Listen to the report by Stefan Bos: VatiFloodUpdate
Stefan J. Bos, Chief International Correspondent BosNewsLife
BUDAPEST, HUNGARY (BosNewsLife)– The Danube River has spilled over its banks in Budapest, claiming the Hungarian capital as the latest victim of record floods in Central and Eastern Europe that has killed at least 21 people.
Authorities are still trying to prevent large scale flooding here. But one of Europe’s main waterways has already reached nearly nine meters in Budapest, just 30 centimeters below the highest flood defenses in this city of some 1.8 million people.
Near Bathany Square, the Danube moves through sandbags and police have cordoned off the area. Hotels were evacuated on nearby Margaret Island; several roads and homes are under water.
For local resident 67-year-old Ferenc Braustatart, it’s difficult to watch.
“I planned to do my usual morning walk, but was shocked to see the rising water,” he said. While looking at the river and flooded embankments, he concluded: “I don’t think I will ever see this again for the rest of my life.”
In Hungary, more than 2,000 people from 34 towns and villages have been forced to leave their homes and 44 roads have been closed due to the floods.
There have been complaints, even from within the police, that the government is relying too much on up to eight million sandbags, but have not done enough to improve infrastructure.
One policeman even accused politicians of using the money spent on sandbags to add to their own bank accounts.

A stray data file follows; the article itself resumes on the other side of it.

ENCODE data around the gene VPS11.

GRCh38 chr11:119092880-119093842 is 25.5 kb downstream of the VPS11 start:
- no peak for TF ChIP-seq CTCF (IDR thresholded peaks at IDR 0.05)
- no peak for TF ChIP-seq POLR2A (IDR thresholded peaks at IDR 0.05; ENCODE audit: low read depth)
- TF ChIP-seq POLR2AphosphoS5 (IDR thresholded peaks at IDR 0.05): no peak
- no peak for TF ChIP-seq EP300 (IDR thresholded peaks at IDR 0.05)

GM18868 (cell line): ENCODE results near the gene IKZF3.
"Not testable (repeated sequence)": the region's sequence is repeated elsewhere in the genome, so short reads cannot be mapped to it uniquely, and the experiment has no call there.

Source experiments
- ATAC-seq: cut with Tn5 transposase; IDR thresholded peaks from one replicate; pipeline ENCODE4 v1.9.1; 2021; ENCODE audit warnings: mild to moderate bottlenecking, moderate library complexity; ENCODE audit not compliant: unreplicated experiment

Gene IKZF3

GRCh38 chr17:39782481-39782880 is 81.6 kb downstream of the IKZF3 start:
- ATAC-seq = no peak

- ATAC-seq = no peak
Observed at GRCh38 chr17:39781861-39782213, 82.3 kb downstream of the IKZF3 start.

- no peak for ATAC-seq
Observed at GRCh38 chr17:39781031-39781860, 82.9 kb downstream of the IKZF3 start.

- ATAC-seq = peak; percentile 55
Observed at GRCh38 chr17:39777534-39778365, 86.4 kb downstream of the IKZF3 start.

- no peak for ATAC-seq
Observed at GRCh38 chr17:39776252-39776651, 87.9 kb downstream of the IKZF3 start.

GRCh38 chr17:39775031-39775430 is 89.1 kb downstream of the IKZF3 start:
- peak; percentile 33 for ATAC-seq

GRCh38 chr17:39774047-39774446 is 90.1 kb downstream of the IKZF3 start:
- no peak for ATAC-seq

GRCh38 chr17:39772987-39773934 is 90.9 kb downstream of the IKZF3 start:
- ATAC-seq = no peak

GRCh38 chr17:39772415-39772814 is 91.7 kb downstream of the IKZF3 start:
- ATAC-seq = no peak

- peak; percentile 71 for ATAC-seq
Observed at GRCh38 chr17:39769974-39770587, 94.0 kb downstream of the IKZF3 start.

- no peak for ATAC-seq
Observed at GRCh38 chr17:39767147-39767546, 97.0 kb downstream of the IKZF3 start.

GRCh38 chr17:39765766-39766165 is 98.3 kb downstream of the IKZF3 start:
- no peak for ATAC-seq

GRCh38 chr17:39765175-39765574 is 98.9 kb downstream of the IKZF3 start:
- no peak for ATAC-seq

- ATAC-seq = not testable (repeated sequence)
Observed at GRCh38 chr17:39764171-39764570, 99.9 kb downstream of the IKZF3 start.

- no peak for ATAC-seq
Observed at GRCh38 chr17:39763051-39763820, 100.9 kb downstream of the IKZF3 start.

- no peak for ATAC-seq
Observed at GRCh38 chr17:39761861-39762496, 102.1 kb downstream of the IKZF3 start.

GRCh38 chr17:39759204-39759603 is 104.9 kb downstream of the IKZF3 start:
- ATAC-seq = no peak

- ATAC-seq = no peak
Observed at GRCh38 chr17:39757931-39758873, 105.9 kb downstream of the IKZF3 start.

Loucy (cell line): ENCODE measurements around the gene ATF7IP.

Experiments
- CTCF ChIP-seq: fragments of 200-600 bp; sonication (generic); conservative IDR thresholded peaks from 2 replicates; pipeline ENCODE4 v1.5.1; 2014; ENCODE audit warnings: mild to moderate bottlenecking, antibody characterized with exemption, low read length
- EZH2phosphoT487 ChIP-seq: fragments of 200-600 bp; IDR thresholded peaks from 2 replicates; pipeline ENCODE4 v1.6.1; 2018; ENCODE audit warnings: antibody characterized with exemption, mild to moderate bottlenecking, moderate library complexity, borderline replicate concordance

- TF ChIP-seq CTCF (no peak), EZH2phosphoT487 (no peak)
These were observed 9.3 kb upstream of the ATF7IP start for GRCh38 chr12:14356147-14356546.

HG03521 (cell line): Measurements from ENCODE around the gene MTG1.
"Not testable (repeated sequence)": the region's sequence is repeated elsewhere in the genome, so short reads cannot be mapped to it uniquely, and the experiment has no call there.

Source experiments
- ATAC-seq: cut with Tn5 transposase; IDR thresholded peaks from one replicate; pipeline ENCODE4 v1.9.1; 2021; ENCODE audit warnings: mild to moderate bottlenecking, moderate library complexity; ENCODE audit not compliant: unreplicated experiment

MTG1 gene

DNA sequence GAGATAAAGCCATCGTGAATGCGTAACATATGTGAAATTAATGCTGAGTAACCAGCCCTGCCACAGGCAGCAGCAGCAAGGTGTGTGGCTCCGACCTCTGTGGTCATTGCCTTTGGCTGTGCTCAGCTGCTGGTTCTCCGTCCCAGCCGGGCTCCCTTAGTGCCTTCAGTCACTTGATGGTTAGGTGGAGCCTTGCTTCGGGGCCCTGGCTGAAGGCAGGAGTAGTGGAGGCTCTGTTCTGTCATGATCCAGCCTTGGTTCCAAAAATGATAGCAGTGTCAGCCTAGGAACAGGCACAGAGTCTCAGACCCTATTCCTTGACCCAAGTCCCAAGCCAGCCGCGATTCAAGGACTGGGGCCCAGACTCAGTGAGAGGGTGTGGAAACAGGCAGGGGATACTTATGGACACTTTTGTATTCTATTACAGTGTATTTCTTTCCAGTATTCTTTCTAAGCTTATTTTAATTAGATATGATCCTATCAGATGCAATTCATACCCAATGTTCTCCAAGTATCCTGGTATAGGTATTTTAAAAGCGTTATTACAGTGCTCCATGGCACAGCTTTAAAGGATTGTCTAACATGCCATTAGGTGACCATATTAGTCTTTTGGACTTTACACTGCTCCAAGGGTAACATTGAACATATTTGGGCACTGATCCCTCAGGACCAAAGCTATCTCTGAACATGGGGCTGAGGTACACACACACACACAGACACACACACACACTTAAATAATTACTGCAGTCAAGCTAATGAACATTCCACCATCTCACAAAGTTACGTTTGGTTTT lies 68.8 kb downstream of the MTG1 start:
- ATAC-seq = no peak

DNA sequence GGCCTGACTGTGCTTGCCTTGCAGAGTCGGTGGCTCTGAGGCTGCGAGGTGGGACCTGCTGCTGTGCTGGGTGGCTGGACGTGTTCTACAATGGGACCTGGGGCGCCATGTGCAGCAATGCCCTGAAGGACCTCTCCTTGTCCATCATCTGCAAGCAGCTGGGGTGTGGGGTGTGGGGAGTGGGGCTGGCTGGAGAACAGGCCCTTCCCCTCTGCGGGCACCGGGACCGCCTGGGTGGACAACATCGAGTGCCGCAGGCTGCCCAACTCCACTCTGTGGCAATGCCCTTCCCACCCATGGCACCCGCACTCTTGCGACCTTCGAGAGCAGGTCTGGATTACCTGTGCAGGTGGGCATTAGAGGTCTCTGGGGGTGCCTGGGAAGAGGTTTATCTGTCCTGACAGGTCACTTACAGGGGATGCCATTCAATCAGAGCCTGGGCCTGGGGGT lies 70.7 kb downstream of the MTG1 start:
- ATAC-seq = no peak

Hungary’s Prime Minister Viktor Orbán planned to ask Parliament to extend the state of emergency amid concerns that rain expected in the next few days will add to more misery.
Orbán was to meet legislators in the Parliament building, where the Danube seems to have reached the staircases.
Hungary has anxiously watched massive flooding in other central European nations as an unusually wet spring has swollen the Danube, the Elbe and several of their tributaries across Austria, the Czech Republic, Germany and Hungary.
It has forced the evacuation of tens of thousands of people, disrupting rail and road traffic, and causing damage that preliminary estimates have predicted will reach several billion dollars.
In the eastern German city of Magdeburg, the Elbe rose faster and higher than expected to nearly seven and a half meters, prompting the evacuation of more than 23,000 people.
In Hungary, some 7,000 soldiers, supported by several thousand volunteers, try to reinforce dikes along the river, though several thousand people have been forced to leave their homes.
This could not have come at a worse time for Hungary, which is also struggling to keep its economy afloat and prevent more international bailouts.
(BosNewsLife, the first truly independent news agency covering persecuted Christians, is ‘Breaking the News for Compassionate Professionals’ since 2004).
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